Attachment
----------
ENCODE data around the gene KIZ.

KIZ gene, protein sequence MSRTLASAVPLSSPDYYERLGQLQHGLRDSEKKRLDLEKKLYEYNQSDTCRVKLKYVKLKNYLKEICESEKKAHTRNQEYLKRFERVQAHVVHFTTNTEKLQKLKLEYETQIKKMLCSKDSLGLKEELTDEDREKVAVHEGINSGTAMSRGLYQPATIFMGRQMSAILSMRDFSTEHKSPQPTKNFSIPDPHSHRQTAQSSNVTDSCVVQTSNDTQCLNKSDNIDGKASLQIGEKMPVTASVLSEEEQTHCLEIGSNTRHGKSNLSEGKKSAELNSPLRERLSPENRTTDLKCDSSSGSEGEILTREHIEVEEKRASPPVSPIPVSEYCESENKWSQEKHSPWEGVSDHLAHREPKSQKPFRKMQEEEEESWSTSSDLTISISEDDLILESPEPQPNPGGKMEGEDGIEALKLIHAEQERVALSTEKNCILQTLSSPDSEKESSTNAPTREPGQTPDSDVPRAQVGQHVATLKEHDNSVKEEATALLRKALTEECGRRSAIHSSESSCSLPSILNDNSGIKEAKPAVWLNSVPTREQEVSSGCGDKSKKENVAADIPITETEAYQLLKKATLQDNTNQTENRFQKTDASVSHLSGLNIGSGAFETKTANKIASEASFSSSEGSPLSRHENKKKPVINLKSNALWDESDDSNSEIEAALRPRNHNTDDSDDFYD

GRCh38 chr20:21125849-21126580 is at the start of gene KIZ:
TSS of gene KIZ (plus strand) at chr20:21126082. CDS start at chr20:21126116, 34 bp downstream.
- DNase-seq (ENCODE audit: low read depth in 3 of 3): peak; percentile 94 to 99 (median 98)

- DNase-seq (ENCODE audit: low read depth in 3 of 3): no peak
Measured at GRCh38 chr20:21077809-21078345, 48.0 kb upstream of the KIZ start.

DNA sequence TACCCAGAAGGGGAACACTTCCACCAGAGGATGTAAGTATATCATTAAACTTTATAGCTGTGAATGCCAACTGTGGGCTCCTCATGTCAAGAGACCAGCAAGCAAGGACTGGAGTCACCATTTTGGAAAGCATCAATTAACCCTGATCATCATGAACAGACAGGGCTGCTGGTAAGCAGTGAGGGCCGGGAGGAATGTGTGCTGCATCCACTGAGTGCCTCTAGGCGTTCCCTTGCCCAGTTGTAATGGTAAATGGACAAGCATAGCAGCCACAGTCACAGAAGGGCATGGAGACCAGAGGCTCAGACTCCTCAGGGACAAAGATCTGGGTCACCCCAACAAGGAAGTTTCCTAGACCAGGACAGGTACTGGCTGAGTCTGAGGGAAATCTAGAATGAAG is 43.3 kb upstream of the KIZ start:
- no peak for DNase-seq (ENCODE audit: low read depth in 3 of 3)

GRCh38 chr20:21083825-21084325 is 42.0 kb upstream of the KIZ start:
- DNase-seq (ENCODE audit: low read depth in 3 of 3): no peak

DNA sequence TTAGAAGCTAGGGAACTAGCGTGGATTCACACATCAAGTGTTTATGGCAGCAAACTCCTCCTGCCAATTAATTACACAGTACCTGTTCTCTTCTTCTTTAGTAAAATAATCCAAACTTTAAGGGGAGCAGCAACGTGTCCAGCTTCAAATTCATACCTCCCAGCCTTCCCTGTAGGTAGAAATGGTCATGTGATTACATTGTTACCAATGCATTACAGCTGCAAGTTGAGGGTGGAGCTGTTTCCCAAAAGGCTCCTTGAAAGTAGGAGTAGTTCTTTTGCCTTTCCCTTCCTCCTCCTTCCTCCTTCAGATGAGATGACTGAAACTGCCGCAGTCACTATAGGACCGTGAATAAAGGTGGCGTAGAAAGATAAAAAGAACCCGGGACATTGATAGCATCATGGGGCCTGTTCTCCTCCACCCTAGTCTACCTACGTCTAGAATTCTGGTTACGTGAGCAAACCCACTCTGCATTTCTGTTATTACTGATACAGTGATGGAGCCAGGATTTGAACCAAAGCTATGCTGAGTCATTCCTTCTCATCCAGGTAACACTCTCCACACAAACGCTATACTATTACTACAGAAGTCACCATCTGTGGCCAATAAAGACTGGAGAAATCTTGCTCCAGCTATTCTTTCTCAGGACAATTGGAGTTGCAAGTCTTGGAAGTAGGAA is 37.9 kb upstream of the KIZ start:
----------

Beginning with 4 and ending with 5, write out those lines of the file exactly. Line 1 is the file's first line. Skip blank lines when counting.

TSS of gene KIZ (plus strand) at chr20:21126082. CDS start at chr20:21126116, 34 bp downstream.
- DNase-seq (ENCODE audit: low read depth in 3 of 3): peak; percentile 94 to 99 (median 98)